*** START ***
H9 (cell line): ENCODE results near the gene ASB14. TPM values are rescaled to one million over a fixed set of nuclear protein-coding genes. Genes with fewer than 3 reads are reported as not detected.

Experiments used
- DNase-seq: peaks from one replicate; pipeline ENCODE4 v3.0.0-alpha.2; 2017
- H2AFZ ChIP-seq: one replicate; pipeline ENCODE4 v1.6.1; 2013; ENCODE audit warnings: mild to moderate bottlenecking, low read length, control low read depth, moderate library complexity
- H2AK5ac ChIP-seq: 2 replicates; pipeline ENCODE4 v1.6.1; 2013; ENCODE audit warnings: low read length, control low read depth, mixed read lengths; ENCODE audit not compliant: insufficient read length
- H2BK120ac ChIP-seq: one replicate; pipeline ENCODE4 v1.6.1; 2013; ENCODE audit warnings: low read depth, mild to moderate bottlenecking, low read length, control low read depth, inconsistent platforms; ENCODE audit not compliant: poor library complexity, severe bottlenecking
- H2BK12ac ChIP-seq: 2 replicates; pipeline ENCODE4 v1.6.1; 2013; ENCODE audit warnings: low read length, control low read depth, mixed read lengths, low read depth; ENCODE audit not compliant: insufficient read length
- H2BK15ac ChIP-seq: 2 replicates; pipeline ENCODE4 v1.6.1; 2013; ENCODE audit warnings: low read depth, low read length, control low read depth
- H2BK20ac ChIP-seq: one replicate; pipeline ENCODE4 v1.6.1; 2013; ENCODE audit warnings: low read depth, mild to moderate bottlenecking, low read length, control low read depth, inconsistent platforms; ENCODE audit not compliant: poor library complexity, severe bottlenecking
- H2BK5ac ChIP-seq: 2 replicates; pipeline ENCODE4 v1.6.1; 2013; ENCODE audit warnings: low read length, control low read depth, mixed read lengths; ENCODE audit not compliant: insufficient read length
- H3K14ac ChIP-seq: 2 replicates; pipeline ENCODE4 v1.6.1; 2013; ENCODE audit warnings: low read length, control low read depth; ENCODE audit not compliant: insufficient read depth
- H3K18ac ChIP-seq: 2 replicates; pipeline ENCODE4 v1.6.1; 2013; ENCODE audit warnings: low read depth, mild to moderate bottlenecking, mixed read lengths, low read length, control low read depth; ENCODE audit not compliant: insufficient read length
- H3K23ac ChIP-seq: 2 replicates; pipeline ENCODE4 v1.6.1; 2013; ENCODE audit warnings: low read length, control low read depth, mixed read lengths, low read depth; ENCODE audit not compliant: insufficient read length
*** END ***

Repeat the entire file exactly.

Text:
H9 (cell line): ENCODE results near the gene ASB14. TPM values are rescaled to one million over a fixed set of nuclear protein-coding genes. Genes with fewer than 3 reads are reported as not detected.

Experiments used
- DNase-seq: peaks from one replicate; pipeline ENCODE4 v3.0.0-alpha.2; 2017
- H2AFZ ChIP-seq: one replicate; pipeline ENCODE4 v1.6.1; 2013; ENCODE audit warnings: mild to moderate bottlenecking, low read length, control low read depth, moderate library complexity
- H2AK5ac ChIP-seq: 2 replicates; pipeline ENCODE4 v1.6.1; 2013; ENCODE audit warnings: low read length, control low read depth, mixed read lengths; ENCODE audit not compliant: insufficient read length
- H2BK120ac ChIP-seq: one replicate; pipeline ENCODE4 v1.6.1; 2013; ENCODE audit warnings: low read depth, mild to moderate bottlenecking, low read length, control low read depth, inconsistent platforms; ENCODE audit not compliant: poor library complexity, severe bottlenecking
- H2BK12ac ChIP-seq: 2 replicates; pipeline ENCODE4 v1.6.1; 2013; ENCODE audit warnings: low read length, control low read depth, mixed read lengths, low read depth; ENCODE audit not compliant: insufficient read length
- H2BK15ac ChIP-seq: 2 replicates; pipeline ENCODE4 v1.6.1; 2013; ENCODE audit warnings: low read depth, low read length, control low read depth
- H2BK20ac ChIP-seq: one replicate; pipeline ENCODE4 v1.6.1; 2013; ENCODE audit warnings: low read depth, mild to moderate bottlenecking, low read length, control low read depth, inconsistent platforms; ENCODE audit not compliant: poor library complexity, severe bottlenecking
- H2BK5ac ChIP-seq: 2 replicates; pipeline ENCODE4 v1.6.1; 2013; ENCODE audit warnings: low read length, control low read depth, mixed read lengths; ENCODE audit not compliant: insufficient read length
- H3K14ac ChIP-seq: 2 replicates; pipeline ENCODE4 v1.6.1; 2013; ENCODE audit warnings: low read length, control low read depth; ENCODE audit not compliant: insufficient read depth
- H3K18ac ChIP-seq: 2 replicates; pipeline ENCODE4 v1.6.1; 2013; ENCODE audit warnings: low read depth, mild to moderate bottlenecking, mixed read lengths, low read length, control low read depth; ENCODE audit not compliant: insufficient read length
- H3K23ac ChIP-seq: 2 replicates; pipeline ENCODE4 v1.6.1; 2013; ENCODE audit warnings: low read length, control low read depth, mixed read lengths, low read depth; ENCODE audit not compliant: insufficient read length